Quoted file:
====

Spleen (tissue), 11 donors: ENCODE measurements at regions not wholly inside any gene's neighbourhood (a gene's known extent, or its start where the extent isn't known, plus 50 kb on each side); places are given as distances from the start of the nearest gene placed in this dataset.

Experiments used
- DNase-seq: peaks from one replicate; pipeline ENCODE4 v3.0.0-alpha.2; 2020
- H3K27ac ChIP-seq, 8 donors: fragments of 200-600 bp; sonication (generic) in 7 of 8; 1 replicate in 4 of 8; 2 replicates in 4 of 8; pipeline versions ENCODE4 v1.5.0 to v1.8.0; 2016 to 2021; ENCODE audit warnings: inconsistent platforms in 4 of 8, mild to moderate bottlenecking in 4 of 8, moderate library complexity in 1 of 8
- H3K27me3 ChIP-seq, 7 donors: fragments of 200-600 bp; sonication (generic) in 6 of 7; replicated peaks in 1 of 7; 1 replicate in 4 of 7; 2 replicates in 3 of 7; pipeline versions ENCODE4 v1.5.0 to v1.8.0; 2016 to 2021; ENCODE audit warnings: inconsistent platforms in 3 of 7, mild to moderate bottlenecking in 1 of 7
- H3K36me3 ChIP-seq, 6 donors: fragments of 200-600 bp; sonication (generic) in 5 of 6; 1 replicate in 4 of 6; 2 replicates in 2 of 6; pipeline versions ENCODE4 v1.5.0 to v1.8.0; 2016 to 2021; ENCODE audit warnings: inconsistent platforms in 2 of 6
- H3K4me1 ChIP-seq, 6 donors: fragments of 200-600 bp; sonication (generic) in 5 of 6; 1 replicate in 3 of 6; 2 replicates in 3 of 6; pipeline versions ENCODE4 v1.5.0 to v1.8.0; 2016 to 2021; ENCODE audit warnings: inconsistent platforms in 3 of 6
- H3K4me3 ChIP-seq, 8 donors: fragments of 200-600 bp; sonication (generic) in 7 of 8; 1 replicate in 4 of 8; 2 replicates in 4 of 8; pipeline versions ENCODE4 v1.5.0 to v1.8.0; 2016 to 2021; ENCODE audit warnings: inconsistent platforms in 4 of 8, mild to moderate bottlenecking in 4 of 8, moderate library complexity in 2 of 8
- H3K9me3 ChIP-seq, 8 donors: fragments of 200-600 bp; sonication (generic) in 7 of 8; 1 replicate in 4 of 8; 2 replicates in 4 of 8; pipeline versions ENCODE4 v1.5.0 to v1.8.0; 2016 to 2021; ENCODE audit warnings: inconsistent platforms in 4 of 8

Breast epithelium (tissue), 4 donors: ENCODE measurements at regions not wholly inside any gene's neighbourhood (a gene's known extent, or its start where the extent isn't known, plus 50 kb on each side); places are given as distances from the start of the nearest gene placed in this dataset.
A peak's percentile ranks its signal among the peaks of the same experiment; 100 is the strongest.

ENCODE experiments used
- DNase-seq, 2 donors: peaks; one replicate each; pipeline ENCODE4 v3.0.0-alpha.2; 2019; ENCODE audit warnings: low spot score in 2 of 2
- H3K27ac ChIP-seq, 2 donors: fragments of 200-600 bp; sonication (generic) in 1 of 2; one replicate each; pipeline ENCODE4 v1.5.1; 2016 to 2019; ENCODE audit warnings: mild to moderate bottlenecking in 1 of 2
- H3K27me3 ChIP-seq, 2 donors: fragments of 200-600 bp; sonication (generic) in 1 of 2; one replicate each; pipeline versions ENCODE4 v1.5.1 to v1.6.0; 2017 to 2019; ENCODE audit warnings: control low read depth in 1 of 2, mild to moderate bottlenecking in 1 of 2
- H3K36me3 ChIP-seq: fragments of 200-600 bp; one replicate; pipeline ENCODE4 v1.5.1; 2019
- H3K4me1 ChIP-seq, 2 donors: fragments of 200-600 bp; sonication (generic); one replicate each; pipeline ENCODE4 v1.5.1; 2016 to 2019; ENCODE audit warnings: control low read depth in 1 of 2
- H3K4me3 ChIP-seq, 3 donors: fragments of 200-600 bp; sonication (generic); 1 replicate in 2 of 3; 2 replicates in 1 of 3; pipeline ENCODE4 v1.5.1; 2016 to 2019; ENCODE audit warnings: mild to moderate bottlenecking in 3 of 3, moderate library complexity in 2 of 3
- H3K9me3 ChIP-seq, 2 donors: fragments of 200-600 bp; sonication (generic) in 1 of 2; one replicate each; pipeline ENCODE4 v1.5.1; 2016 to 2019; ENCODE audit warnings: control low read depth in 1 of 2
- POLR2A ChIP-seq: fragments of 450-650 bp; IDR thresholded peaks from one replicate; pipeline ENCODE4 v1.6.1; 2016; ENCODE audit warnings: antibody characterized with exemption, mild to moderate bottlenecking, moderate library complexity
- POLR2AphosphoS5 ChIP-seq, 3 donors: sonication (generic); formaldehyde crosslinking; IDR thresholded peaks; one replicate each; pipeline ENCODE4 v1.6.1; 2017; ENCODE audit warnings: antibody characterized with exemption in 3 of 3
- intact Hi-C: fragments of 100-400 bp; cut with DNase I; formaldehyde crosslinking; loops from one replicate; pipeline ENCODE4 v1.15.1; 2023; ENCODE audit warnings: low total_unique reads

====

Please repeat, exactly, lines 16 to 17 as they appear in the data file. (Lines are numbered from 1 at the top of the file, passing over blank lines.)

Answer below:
- H3K36me3 ChIP-seq: fragments of 200-600 bp; one replicate; pipeline ENCODE4 v1.5.1; 2019
- H3K4me1 ChIP-seq, 2 donors: fragments of 200-600 bp; sonication (generic); one replicate each; pipeline ENCODE4 v1.5.1; 2016 to 2019; ENCODE audit warnings: control low read depth in 1 of 2